6. As a consequence, finding continuity errors or inconsistencies in Columbo-the-show can be uniquely jarring. The episode in which Martin Landau plays two identical twins, for instance, was spoiled for me by the clumsy choice of the extra who played the other twin when both of them appeared in the same scene.

Not what Martin Landau looks like from behind
7. The problem with Columbo is that every episode needs to be perfect, and not all of them are. Conversely, so many moments and scenes of Columbo are just that, perfect. Like the reverse tracking shot from his car driving down the street into the office where a writer is about to get killed in the Steven Spielberg-directed Murder by the Book. Or the projection onto Robert Culp’s glasses of how he’s going to get rid of the body of the woman he’s just killed in Death Lends a Hand.

Or the long speech that Columbo delivers with his back to the camera in Prescription: Murder.

Often this style calls attention to the artifice, in the manner of Alfred Hitchcock, like this shot from Lady in Waiting.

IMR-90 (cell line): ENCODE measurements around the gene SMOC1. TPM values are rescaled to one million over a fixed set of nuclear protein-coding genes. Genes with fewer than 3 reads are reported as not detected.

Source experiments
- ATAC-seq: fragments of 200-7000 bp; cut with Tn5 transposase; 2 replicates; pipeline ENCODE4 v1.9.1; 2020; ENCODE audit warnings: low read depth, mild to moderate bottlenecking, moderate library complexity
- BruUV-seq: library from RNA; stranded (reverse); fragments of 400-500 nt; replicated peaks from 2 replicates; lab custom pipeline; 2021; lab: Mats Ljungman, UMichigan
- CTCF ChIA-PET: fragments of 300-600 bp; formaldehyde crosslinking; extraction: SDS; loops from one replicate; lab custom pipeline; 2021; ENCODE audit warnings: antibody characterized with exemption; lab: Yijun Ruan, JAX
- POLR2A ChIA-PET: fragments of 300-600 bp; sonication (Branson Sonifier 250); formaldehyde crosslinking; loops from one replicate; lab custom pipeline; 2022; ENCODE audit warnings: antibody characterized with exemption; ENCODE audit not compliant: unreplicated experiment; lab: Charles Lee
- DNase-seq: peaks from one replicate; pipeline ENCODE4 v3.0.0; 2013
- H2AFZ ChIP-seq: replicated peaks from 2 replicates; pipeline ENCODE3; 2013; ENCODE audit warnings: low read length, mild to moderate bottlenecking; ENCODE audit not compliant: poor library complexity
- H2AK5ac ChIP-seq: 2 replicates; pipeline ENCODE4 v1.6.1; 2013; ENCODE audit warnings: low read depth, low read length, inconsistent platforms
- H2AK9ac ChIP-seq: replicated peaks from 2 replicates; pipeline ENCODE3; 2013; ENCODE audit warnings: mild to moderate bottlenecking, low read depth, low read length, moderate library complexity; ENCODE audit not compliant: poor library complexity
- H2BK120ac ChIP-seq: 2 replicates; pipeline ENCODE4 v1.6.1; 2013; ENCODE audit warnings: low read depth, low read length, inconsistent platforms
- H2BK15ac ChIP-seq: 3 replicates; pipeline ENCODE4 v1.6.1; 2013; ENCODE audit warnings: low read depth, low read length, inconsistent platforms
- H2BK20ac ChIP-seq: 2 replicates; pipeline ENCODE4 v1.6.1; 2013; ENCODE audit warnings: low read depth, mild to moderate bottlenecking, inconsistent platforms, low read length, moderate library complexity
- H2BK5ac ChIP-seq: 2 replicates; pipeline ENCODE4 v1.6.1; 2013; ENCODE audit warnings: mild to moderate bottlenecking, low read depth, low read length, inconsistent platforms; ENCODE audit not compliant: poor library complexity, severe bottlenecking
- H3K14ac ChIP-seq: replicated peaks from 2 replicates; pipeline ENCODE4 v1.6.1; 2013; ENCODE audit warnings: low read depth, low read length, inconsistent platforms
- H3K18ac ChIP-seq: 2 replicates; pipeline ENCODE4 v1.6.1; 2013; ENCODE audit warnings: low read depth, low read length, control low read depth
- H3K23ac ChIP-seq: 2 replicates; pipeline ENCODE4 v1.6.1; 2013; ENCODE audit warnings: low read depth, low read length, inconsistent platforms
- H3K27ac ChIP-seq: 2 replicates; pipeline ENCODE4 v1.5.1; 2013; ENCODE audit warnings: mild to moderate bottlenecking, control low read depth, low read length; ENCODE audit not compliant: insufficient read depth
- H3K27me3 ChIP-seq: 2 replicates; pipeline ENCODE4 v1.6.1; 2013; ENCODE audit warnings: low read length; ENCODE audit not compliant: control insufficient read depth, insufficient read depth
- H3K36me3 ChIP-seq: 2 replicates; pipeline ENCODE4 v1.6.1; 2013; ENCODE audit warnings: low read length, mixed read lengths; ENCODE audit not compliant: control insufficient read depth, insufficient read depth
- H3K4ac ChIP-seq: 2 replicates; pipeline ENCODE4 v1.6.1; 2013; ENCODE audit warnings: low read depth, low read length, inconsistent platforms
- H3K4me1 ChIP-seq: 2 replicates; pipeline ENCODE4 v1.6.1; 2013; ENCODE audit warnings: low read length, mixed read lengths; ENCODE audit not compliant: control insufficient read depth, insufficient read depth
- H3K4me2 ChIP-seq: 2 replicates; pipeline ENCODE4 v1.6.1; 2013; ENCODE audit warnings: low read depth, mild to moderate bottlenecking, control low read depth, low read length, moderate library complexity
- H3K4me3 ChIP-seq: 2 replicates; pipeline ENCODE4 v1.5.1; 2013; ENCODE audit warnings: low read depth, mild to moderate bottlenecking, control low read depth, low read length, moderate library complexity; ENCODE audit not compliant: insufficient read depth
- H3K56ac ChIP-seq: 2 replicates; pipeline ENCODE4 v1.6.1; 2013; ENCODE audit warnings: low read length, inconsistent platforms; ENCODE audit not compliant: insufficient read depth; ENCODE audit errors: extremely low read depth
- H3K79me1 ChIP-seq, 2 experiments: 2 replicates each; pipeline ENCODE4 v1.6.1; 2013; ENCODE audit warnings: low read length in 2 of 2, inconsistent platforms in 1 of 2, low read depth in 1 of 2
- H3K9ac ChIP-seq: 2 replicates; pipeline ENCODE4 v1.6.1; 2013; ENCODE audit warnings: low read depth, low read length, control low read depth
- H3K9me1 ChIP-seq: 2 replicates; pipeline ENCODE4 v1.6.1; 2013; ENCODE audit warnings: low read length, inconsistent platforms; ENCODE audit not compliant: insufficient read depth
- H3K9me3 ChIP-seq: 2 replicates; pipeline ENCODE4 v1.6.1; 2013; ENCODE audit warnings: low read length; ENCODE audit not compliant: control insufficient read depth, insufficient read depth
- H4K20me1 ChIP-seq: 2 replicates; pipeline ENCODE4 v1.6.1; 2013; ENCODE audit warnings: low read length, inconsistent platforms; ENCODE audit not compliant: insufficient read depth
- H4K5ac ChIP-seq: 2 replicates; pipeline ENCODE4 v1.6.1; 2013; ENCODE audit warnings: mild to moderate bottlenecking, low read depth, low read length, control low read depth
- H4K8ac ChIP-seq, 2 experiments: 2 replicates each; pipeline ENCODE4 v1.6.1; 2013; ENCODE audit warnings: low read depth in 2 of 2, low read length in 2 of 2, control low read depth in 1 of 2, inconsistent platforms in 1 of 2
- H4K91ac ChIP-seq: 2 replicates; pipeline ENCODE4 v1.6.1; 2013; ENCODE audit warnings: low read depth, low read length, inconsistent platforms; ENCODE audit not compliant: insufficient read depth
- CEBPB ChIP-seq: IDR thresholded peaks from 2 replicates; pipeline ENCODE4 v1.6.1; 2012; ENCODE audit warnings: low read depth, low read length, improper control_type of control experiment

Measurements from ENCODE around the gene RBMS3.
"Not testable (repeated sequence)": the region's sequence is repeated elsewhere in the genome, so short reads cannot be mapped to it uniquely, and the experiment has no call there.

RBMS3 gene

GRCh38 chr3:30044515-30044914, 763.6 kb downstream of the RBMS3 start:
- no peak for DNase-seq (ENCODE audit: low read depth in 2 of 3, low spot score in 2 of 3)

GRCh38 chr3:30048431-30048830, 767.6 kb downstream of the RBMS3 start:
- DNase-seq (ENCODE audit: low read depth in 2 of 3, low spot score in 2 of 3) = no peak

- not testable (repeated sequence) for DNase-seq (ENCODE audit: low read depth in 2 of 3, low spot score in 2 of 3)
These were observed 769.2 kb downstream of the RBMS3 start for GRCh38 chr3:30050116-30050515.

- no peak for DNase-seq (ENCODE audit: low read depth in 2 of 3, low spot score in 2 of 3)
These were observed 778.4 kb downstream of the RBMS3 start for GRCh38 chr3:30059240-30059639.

8. So Columbo is both about the staging of murder and also of a TV show about a detective. Hence the plethora of episodes set in the worlds of cinema, television, publishing, radio and theatre.

9. As well as being concerned with representation and dissimulation, Columbo is – just as importantly – a show about work. Playing opposite an eminent psychiatrist who murdered his own wife in Prescription: Murder, Columbo explains:
Cops, you know, we're not the brightest people in the world. Of course we've got one thing going for us: we're professionals. I mean, you take our friend here, the murderer. He's very smart, but he's an amateur. I mean, he's got just one time to learn. Just one. And with us, well, with us, it's – it's a business. You see, we do this a hundred times a year. I'll tell ya, Doc. That's a lot of practice.
10. Columbo is a diligent and honest worker. He’s not a genius: he’s just the employee of the month for 38 years running.